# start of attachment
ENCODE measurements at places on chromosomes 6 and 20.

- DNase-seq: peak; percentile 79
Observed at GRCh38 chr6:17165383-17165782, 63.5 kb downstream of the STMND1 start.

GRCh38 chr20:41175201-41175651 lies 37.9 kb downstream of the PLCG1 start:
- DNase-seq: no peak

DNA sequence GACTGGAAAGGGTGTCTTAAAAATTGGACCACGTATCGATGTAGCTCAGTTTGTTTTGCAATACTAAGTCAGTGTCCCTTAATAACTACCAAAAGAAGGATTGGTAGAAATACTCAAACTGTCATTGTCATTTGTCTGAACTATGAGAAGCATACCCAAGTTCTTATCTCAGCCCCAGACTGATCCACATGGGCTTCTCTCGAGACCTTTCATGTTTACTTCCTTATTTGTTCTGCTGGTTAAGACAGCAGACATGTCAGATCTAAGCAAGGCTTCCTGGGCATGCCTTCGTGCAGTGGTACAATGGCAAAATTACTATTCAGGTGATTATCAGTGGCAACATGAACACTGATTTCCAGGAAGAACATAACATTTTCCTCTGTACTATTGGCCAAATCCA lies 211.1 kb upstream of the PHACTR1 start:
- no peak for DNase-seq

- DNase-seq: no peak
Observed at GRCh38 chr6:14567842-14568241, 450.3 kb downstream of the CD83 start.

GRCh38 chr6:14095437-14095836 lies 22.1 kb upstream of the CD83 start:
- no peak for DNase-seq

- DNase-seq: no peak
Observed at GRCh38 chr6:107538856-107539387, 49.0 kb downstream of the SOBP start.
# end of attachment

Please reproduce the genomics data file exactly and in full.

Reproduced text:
ENCODE measurements at places on chromosomes 6 and 20.

- DNase-seq: peak; percentile 79
Observed at GRCh38 chr6:17165383-17165782, 63.5 kb downstream of the STMND1 start.

GRCh38 chr20:41175201-41175651 lies 37.9 kb downstream of the PLCG1 start:
- DNase-seq: no peak

DNA sequence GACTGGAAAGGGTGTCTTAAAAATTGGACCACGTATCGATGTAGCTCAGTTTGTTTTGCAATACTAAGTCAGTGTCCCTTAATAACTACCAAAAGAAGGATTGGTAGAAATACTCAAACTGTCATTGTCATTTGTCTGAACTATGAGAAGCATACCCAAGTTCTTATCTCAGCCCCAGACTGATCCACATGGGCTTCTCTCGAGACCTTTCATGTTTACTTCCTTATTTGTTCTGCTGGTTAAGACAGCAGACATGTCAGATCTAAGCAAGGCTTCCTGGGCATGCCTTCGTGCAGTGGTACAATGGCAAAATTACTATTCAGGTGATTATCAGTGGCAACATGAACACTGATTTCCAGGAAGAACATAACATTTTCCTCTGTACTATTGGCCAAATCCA lies 211.1 kb upstream of the PHACTR1 start:
- no peak for DNase-seq

- DNase-seq: no peak
Observed at GRCh38 chr6:14567842-14568241, 450.3 kb downstream of the CD83 start.

GRCh38 chr6:14095437-14095836 lies 22.1 kb upstream of the CD83 start:
- no peak for DNase-seq

- DNase-seq: no peak
Observed at GRCh38 chr6:107538856-107539387, 49.0 kb downstream of the SOBP start.